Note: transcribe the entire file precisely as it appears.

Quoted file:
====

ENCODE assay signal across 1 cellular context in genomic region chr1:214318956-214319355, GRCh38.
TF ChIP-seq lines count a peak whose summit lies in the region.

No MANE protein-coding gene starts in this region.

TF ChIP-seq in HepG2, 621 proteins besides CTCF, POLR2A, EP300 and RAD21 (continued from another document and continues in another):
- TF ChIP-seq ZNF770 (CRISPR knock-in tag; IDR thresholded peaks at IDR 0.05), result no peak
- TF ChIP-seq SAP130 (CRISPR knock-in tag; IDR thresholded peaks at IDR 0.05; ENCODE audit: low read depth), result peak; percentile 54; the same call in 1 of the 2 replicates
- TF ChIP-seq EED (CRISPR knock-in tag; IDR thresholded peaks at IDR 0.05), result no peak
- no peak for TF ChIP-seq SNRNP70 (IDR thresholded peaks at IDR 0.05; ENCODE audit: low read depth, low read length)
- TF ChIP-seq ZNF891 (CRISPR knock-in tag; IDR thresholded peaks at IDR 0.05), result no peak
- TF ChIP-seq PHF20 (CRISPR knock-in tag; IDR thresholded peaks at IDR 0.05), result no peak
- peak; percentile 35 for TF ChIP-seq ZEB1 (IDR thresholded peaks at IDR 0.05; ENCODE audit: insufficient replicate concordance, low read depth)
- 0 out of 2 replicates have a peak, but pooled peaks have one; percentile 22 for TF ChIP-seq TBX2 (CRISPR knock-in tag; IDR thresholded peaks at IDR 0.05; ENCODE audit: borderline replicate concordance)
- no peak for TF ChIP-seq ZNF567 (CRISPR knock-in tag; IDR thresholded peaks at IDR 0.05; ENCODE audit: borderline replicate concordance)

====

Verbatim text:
ENCODE assay signal across 1 cellular context in genomic region chr1:214318956-214319355, GRCh38.
TF ChIP-seq lines count a peak whose summit lies in the region.

No MANE protein-coding gene starts in this region.

TF ChIP-seq in HepG2, 621 proteins besides CTCF, POLR2A, EP300 and RAD21 (continued from another document and continues in another):
- TF ChIP-seq ZNF770 (CRISPR knock-in tag; IDR thresholded peaks at IDR 0.05), result no peak
- TF ChIP-seq SAP130 (CRISPR knock-in tag; IDR thresholded peaks at IDR 0.05; ENCODE audit: low read depth), result peak; percentile 54; the same call in 1 of the 2 replicates
- TF ChIP-seq EED (CRISPR knock-in tag; IDR thresholded peaks at IDR 0.05), result no peak
- no peak for TF ChIP-seq SNRNP70 (IDR thresholded peaks at IDR 0.05; ENCODE audit: low read depth, low read length)
- TF ChIP-seq ZNF891 (CRISPR knock-in tag; IDR thresholded peaks at IDR 0.05), result no peak
- TF ChIP-seq PHF20 (CRISPR knock-in tag; IDR thresholded peaks at IDR 0.05), result no peak
- peak; percentile 35 for TF ChIP-seq ZEB1 (IDR thresholded peaks at IDR 0.05; ENCODE audit: insufficient replicate concordance, low read depth)
- 0 out of 2 replicates have a peak, but pooled peaks have one; percentile 22 for TF ChIP-seq TBX2 (CRISPR knock-in tag; IDR thresholded peaks at IDR 0.05; ENCODE audit: borderline replicate concordance)
- no peak for TF ChIP-seq ZNF567 (CRISPR knock-in tag; IDR thresholded peaks at IDR 0.05; ENCODE audit: borderline replicate concordance)